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Care for vulnerable adults who can't make decisions for themselves

Some vulnerable adults in care homes, hospitals and other settings cannot make decisions on their own behalf. These people need special care and protection, called deprivation of liberty safeguards, to make sure they are safe.

When is someone deprived of their liberty?

Some adults, who are in hospitals, care homes and certain other types of accommodation, can't make their own decisions about their:

  • living arrangements
  • treatment
  • care.

This is because they lack the mental capacity to do so. For example someone with:

  • a severe brain injury
  • dementia
  • a learning disability.

These people need more care and protection than others to make sure their wellbeing is maintained and they do not suffer any harm. Treating and caring for people who need extra protection may mean restricting what they can or cannot do. This is called deprivation of liberty.

A person is likely to be deprived of their liberty if they:

  • don’t have the capacity to decide on their living and care arrangements
  • are under continuous supervision and control
  • are not free to leave the hospital, care home or other accommodation, because harm will occur.

An example would be stopping a person leaving a care home because they are very likely to have a serious accident.

It is illegal to deprive someone of their liberty in a care home or hospital without a DoLS.

What is a deprivation of liberty safeguard (DoLS)?

A DoLS sets out when and how certain restrictions can be used. It could be granted to help give a care home or hospital the right to keep a person from leaving, so they don’t come to harm. DoLS do not apply to people detained in hospital under the Mental Health Act.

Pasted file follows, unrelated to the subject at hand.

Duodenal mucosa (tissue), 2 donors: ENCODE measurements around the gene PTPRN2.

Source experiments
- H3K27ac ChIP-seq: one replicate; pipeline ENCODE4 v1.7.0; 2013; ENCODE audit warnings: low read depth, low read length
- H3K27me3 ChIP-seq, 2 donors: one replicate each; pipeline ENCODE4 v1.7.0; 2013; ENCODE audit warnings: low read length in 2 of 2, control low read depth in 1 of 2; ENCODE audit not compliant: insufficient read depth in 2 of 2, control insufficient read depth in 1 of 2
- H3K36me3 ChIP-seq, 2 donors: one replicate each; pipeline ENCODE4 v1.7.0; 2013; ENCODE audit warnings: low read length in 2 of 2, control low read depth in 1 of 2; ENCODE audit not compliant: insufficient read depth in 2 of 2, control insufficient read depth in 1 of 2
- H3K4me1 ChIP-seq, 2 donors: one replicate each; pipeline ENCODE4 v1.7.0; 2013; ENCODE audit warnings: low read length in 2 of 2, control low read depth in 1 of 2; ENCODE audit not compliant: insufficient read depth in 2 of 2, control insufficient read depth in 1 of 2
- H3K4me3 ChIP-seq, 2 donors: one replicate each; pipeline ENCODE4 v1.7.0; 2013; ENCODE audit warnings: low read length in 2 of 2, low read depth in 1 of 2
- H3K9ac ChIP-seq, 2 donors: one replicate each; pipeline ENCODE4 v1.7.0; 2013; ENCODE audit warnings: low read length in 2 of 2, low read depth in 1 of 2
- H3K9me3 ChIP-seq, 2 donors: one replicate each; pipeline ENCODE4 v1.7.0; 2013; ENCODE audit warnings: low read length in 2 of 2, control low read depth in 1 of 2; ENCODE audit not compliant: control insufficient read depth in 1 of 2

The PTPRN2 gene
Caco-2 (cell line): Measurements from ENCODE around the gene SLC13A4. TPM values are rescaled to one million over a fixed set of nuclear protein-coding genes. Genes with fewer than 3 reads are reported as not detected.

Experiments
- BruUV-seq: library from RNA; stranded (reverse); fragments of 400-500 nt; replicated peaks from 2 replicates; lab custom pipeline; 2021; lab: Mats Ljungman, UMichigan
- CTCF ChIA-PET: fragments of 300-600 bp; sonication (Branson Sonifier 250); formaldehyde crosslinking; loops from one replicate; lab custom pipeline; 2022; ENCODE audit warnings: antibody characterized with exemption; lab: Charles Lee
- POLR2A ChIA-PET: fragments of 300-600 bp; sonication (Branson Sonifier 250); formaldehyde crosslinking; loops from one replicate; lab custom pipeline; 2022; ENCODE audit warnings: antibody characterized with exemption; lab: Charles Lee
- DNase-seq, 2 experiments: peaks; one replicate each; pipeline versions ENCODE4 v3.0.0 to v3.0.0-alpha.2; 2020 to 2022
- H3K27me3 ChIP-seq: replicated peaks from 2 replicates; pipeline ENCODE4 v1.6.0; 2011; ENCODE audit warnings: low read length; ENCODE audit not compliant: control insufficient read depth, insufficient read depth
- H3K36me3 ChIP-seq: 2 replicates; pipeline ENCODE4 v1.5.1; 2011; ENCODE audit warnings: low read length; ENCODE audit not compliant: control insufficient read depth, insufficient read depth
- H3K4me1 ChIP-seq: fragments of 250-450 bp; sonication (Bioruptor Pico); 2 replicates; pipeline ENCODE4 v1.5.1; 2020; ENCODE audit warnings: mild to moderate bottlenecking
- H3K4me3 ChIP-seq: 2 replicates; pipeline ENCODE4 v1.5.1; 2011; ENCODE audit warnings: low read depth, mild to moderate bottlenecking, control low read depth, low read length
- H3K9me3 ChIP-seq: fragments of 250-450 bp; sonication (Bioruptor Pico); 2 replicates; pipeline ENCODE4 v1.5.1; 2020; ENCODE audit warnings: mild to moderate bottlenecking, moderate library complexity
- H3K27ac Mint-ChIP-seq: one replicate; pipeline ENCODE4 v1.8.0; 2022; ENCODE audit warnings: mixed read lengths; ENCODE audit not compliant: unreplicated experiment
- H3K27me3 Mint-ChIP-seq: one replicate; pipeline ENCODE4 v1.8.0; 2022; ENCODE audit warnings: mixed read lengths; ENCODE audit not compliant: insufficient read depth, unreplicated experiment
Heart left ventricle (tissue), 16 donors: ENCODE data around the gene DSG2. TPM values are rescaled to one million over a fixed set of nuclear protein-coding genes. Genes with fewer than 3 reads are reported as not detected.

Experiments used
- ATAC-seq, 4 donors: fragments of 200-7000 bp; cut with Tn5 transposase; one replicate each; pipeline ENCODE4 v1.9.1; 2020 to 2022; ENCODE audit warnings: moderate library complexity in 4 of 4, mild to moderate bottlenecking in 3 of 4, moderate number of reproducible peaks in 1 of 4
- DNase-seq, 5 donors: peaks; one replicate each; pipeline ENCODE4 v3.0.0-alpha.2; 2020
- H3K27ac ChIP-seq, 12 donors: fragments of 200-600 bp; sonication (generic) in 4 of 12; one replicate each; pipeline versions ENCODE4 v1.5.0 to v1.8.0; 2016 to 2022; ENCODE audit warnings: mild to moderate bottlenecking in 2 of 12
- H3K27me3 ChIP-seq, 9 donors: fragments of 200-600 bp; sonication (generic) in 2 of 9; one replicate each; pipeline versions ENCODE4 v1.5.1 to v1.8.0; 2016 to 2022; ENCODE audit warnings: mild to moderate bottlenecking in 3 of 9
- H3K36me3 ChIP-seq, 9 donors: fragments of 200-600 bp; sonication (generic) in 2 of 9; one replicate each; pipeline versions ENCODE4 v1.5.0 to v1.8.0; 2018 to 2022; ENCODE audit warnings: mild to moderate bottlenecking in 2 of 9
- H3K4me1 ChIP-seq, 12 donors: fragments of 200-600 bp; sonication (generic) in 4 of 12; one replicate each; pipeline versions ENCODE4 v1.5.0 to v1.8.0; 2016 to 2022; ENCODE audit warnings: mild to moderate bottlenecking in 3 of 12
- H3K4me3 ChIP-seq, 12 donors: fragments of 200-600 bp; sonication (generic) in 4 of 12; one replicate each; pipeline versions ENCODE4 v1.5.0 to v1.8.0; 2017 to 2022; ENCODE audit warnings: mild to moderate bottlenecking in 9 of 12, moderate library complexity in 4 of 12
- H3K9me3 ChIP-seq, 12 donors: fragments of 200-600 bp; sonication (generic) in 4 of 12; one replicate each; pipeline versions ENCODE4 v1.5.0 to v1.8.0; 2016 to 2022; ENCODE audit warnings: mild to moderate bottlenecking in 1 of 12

DoLS assessments determine if it is in the person’s best interests to be kept in the care home or hospital to receive the care or treatment they need. If it is, a DoLS will be authorised.

How to apply for a DoLS

If a care home, or other setting, needs to deprive someone of their liberty, they must apply to our DoLS supervisory body to authorise this deprivation as in the person's best interests. In certain circumstances, the application may need to be made to the court of protection.

What to do if you think someone is being deprived of their liberty without authorisation

Contact the care home or hospital

If you believe someone is being deprived of their liberty without authorisation, or you want an existing authorisation reviewed, you can discuss it with the care home or hospital manager. They can make the authorisation or DoLS review request.

Contact us

You can also email DOLS@lewisham.gov.uk or call us on 020 8314 7172 or 020 8314 3365.

Reviewing a DoLS

A DoLS can be reviewed at any point to see if a person still meets the requirements, or if any conditions need to be changed. The DoLS office will carry out reviews if it is necessary, or if it is requested by:

  • the person being deprived of their liberty
  • the person’s representative, hospital or care home.

An independent mental capacity advocate (IMCA) may be appointed if someone needs an advocate, especially if they have no one to consult with during the DoLS assessments or authorisation.

Your rights

Every person subject to a DoLS must have a representative. This can be a:

  • family member
  • friend
  • paid representative.

The DoLS office will appoint the representative when the DoLS is authorised.

In Lewisham, the IMCA and the paid relevant person’s representative (PRPR) services are provided by an organisation called Advocacy For All.

For more information view an easy to read document and our guide for family, friends and carers.

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Contact

DOLS team - Safeguarding Quality Assurance

London Borough Of Lewisham Second Floor, Laurence House, 1 Catford Road, London, SE6 4RU
Telephone: 020 8314 7172
Email: DOLS@lewisham.gov.uk